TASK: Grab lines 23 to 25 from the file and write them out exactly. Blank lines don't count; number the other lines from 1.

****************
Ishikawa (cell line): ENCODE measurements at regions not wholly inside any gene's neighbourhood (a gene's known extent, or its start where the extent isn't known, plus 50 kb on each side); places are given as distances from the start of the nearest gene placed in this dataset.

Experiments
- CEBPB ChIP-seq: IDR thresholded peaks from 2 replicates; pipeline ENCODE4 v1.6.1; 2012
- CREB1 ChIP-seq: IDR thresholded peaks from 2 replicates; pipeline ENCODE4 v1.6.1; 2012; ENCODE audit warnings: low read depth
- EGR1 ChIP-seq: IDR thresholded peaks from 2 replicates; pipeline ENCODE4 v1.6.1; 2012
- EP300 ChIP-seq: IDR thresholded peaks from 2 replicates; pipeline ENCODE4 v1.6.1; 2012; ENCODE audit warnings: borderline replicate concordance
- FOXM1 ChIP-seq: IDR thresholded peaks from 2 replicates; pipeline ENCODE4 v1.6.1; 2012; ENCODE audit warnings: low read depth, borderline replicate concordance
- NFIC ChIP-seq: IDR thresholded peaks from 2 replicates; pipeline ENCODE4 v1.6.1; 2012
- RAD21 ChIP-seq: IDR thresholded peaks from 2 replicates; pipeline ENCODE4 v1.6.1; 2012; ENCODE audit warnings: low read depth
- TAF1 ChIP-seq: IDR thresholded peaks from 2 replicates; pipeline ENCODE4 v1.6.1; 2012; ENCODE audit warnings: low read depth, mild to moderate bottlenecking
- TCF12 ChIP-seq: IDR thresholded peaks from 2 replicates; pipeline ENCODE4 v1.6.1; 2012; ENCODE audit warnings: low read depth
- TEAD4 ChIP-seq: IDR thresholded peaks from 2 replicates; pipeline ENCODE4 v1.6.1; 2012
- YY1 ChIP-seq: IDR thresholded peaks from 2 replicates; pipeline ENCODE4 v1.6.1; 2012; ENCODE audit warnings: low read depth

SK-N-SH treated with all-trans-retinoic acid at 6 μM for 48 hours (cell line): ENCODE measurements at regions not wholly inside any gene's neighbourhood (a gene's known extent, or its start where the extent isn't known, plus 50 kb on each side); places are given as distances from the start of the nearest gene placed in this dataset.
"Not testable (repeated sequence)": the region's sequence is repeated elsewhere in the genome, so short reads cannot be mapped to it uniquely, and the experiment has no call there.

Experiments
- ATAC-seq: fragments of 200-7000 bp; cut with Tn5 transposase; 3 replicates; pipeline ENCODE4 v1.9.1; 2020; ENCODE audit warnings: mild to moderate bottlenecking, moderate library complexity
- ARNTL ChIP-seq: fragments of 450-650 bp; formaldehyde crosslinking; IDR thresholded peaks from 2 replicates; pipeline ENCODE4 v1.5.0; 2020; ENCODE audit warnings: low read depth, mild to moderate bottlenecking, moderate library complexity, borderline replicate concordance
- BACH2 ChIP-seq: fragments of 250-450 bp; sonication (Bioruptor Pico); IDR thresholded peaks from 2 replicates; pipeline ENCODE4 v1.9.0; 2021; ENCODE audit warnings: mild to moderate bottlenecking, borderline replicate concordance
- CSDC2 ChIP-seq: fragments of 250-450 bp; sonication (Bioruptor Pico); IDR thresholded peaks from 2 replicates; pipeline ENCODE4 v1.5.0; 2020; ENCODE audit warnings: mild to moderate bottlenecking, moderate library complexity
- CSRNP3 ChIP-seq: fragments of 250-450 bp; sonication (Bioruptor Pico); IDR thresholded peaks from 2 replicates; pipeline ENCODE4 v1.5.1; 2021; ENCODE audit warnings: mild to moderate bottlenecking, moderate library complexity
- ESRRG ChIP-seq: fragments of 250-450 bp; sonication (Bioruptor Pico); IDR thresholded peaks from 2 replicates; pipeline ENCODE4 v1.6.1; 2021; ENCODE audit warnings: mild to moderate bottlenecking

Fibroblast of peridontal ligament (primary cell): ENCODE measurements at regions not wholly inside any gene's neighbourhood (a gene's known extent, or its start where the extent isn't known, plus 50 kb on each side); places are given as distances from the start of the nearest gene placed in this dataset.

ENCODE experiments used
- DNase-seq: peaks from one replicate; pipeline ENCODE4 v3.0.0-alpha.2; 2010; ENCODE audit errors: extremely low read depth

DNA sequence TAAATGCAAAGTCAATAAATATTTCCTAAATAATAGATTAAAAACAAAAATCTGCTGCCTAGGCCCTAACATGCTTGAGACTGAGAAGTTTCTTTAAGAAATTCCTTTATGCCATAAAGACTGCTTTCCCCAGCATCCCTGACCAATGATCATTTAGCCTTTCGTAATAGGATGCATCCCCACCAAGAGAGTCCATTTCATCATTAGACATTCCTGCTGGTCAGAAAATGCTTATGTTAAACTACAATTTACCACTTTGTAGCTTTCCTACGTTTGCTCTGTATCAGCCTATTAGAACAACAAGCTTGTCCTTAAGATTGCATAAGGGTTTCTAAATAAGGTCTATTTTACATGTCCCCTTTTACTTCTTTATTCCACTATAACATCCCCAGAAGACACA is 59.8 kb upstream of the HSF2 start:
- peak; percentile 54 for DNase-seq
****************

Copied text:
Fibroblast of peridontal ligament (primary cell): ENCODE measurements at regions not wholly inside any gene's neighbourhood (a gene's known extent, or its start where the extent isn't known, plus 50 kb on each side); places are given as distances from the start of the nearest gene placed in this dataset.

ENCODE experiments used
- DNase-seq: peaks from one replicate; pipeline ENCODE4 v3.0.0-alpha.2; 2010; ENCODE audit errors: extremely low read depth